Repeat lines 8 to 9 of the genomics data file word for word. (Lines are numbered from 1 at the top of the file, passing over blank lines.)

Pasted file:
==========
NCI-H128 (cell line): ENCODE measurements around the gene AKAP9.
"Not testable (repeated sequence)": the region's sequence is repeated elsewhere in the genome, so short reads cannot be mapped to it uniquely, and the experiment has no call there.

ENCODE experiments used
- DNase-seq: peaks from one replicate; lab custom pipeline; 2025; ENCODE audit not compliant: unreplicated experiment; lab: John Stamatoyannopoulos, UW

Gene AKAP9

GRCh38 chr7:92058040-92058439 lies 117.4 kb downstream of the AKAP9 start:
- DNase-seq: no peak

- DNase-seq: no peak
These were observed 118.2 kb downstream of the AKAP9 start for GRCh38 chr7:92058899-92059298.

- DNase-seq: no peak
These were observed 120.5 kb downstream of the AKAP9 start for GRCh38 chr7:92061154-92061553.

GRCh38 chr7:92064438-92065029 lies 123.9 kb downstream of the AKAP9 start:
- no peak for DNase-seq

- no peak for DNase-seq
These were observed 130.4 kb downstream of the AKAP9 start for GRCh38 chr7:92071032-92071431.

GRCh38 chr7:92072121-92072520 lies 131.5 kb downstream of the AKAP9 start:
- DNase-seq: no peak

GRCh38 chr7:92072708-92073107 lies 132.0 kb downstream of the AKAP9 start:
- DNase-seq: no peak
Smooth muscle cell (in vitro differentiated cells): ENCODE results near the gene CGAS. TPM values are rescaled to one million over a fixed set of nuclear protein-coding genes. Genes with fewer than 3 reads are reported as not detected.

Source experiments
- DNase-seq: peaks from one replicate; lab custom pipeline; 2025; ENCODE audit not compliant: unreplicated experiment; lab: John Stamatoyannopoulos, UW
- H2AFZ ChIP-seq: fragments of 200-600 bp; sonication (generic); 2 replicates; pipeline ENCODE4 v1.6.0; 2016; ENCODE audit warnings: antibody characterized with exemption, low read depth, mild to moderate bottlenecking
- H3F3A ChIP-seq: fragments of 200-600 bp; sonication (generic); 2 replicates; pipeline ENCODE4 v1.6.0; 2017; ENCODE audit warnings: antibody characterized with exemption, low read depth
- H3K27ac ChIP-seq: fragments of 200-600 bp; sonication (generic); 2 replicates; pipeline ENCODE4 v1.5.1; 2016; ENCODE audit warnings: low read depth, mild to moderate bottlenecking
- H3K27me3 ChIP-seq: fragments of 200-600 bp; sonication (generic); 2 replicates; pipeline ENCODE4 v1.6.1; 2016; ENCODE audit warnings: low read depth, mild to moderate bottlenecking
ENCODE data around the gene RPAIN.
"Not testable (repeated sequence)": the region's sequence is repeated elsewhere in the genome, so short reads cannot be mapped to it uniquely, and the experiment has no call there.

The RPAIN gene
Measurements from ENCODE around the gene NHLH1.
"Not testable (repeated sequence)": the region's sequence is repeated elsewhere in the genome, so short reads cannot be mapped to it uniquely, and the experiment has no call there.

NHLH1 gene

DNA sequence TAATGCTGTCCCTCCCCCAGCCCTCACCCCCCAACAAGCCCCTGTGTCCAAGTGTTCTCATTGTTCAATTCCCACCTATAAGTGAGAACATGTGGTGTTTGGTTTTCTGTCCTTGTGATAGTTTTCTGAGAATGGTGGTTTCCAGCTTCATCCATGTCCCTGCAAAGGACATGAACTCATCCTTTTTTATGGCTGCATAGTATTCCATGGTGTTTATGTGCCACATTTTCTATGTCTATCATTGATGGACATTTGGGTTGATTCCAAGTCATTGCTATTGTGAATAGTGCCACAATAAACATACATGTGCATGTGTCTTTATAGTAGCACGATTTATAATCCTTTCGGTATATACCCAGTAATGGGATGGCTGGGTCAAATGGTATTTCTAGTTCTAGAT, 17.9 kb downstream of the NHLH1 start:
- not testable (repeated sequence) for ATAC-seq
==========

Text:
- DNase-seq: no peak
These were observed 118.2 kb downstream of the AKAP9 start for GRCh38 chr7:92058899-92059298.